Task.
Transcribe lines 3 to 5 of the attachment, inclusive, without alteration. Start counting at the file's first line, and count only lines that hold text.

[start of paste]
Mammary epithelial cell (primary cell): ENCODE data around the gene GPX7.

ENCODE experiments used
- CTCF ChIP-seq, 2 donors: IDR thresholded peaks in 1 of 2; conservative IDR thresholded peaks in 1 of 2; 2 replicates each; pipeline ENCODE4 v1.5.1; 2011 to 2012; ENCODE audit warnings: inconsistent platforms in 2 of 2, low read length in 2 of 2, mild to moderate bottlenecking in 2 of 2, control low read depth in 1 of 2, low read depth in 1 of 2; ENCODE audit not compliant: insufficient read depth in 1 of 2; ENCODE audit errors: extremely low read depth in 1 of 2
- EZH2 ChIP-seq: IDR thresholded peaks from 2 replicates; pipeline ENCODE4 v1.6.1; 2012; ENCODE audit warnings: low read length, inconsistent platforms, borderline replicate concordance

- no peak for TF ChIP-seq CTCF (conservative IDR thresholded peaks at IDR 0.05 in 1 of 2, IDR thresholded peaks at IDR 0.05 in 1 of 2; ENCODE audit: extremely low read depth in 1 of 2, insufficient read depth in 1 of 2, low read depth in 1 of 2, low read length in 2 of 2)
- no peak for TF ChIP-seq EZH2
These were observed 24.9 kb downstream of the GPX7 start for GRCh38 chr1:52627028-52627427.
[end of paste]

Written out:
- CTCF ChIP-seq, 2 donors: IDR thresholded peaks in 1 of 2; conservative IDR thresholded peaks in 1 of 2; 2 replicates each; pipeline ENCODE4 v1.5.1; 2011 to 2012; ENCODE audit warnings: inconsistent platforms in 2 of 2, low read length in 2 of 2, mild to moderate bottlenecking in 2 of 2, control low read depth in 1 of 2, low read depth in 1 of 2; ENCODE audit not compliant: insufficient read depth in 1 of 2; ENCODE audit errors: extremely low read depth in 1 of 2
- EZH2 ChIP-seq: IDR thresholded peaks from 2 replicates; pipeline ENCODE4 v1.6.1; 2012; ENCODE audit warnings: low read length, inconsistent platforms, borderline replicate concordance

- no peak for TF ChIP-seq CTCF (conservative IDR thresholded peaks at IDR 0.05 in 1 of 2, IDR thresholded peaks at IDR 0.05 in 1 of 2; ENCODE audit: extremely low read depth in 1 of 2, insufficient read depth in 1 of 2, low read depth in 1 of 2, low read length in 2 of 2)